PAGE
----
Nikolai Gogol (born 1809, Sorochintsy, near Poltava, Ukraine, Russian Empire [now in Ukraine]—died 1852, Moscow, Russia) was a Ukrainian-born humorist, dramatist, and novelist whose works, written in Russian, significantly influenced the direction of Russian literature. His novel Myortvye dushi (1842; Dead Souls) and his short story “Shinel” (1842; “The Overcoat”) are considered the foundations of the great 19th-century tradition of Russian realism.

Dead Souls is an absurdist social satire of imperial Russia before the emancipation of the serfs, especially the foibles and customs of the Russian nobility. Though Gogol is not interested in strict realism, his portraits of nobles who speak French more than Russian, daydream rather than become adequate estate managers, and are so blinded by rank and status they cannot detect a con artist, made the work an instant classic. It cemented Gogol’s reputation as a deft and humorous social commentator.

The work—intended to be a trilogy—remains incomplete, ending mid-sentence, as Gogol burned the original conclusion to the second part before his death in 1852.

Plot Synopsis

Chichikov, a mysterious stranger, arrives in a provincial town and visits a succession of landowners to make each a strange offer. He proposes to buy the names of dead serfs still registered on the census, saving their owners from paying taxes on them, and to use these ‘souls’ as collateral to re-invent himself as a gentleman. In this ebullient masterpiece, Gogol created a grotesque gallery of human types, from the bear-like Sobakevich to the insubstantial fool Manilov, and, above all, the devilish con man Chichikov.

Marc Chagall was born in 1887, in Vitebsk, Russia. From 1907 to 1910 he studied in Saint Petersburg, at the Imperial Society for the Protection of the Arts, and later with Léon Bakst. In 1910 he moved to Paris, where he associated with Guillaume Apollinaire and Robert Delaunay and encountered Fauvism and Cubism. He participated in the Salon des Indépendants and the Salon d’Automne in 1912. His first solo show was held in 1914 at Der Sturm gallery in Berlin.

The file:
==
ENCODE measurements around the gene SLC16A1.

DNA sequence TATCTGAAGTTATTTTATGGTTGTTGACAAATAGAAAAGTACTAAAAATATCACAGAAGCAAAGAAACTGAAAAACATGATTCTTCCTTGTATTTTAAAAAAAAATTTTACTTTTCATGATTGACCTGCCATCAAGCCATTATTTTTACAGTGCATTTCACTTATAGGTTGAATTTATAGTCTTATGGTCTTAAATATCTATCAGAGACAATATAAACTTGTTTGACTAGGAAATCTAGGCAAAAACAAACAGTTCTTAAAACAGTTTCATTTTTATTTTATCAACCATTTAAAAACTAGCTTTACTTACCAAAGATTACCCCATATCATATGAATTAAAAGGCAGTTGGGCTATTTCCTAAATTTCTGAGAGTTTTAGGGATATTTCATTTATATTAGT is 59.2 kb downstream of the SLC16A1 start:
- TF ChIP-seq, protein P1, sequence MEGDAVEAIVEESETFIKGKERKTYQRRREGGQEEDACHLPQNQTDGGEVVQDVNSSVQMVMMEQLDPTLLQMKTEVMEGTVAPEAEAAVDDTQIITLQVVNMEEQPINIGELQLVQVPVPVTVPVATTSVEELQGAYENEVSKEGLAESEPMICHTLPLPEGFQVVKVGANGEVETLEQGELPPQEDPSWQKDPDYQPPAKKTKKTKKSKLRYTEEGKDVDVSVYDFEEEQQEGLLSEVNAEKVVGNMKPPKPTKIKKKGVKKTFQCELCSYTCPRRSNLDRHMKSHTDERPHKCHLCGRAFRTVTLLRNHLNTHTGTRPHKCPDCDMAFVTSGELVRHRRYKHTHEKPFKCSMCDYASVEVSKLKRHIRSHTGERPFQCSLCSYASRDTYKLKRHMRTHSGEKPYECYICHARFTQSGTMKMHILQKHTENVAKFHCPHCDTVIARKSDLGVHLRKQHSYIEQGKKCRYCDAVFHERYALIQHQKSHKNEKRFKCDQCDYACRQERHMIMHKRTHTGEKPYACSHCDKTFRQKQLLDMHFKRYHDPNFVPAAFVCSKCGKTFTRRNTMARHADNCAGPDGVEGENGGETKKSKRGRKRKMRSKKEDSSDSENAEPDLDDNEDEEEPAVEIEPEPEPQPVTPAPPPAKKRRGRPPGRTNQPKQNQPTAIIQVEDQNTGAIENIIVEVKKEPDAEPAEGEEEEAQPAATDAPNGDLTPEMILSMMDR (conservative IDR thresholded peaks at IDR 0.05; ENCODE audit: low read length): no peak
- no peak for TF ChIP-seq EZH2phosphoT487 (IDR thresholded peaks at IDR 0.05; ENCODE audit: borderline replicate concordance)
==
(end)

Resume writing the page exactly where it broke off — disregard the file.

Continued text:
Chagall visited Russia in 1914 and was prevented from returning to Paris by the outbreak of war. He settled in Vitebsk, where he was appointed Commissar for Art in 1918. He founded the Vitebsk Popular Art School and directed it until disagreements with the Suprematists resulted in his resignation in 1920. He moved to Moscow and executed his first stage designs for the State Jewish Chamber Theater there. After a sojourn in Berlin, Chagall returned to Paris in 1923 and met Ambroise Vollard. Soon, Chagall was creating the 96 etchings that illustrate the classic Russian novel, Dead Souls.

During the 1960s Chagall continued to travel widely, often in association with large-scale commissions he received. Among these were windows for the synagogue of the Hadassah University Medical Center, Jerusalem (installed in 1962); a ceiling for the Paris Opéra (installed in 1964); a window for the United Nations building, New York (installed in 1964); murals for the Metropolitan Opera House, New York (installed in 1967); and windows for the cathedral in Metz, France (installed in 1968). An exhibition of the artist’s work from 1967 to 1977 was held at the Musée du Louvre, Paris, in 1977–78, and a major retrospective was held at the Philadelphia Museum of Art in 1985. Chagall died on March 28, 1985, in Saint-Paul-de-Vence, France.

Images are courtesy of the UW-Milwaukee Art Collection and Emile H. Mathis Art Gallery

Gossiping Ladies, from “Dead Souls”, 1923-1927, UWM Art Collection
The Little Town,
from “Dead Souls”, 1923-1927, UWM Art Collection
Sobakevich Eating His Dinner, from “Dead Souls”, 1923-1927, UWM Art Collection
Playing Cards, from “Dead Souls”, 1923-1927, UWM Art Collection

The featured image is a detail of:
Gogol and Chagall, from “Dead Souls”, 1923-1927, UWM Art Collection

The Estate of Betty Ann Croen

Greater Milwaukee Foundation – Mary A. Tingley Fund
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Media Sponsor: Wisconsin Public Radio

This project is supported in part by grants from the Milwaukee Arts Board with funds from the State of Wisconsin and the National Endowment for the Arts.